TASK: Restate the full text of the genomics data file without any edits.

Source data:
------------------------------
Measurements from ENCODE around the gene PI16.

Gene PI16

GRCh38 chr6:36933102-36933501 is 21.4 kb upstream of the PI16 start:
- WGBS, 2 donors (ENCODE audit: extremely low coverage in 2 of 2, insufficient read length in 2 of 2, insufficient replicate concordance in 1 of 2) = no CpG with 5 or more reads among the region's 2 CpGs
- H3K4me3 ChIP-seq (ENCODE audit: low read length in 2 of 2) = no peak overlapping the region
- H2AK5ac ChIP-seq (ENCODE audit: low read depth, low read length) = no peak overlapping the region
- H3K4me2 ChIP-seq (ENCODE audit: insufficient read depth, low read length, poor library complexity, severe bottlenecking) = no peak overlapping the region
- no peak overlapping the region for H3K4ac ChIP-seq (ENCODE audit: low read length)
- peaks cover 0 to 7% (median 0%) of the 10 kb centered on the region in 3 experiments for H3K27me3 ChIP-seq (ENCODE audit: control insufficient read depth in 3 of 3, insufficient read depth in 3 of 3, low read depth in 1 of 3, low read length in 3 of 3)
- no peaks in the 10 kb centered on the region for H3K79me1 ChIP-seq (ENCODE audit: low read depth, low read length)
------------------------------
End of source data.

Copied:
Measurements from ENCODE around the gene PI16.

Gene PI16

GRCh38 chr6:36933102-36933501 is 21.4 kb upstream of the PI16 start:
- WGBS, 2 donors (ENCODE audit: extremely low coverage in 2 of 2, insufficient read length in 2 of 2, insufficient replicate concordance in 1 of 2) = no CpG with 5 or more reads among the region's 2 CpGs
- H3K4me3 ChIP-seq (ENCODE audit: low read length in 2 of 2) = no peak overlapping the region
- H2AK5ac ChIP-seq (ENCODE audit: low read depth, low read length) = no peak overlapping the region
- H3K4me2 ChIP-seq (ENCODE audit: insufficient read depth, low read length, poor library complexity, severe bottlenecking) = no peak overlapping the region
- no peak overlapping the region for H3K4ac ChIP-seq (ENCODE audit: low read length)
- peaks cover 0 to 7% (median 0%) of the 10 kb centered on the region in 3 experiments for H3K27me3 ChIP-seq (ENCODE audit: control insufficient read depth in 3 of 3, insufficient read depth in 3 of 3, low read depth in 1 of 3, low read length in 3 of 3)
- no peaks in the 10 kb centered on the region for H3K79me1 ChIP-seq (ENCODE audit: low read depth, low read length)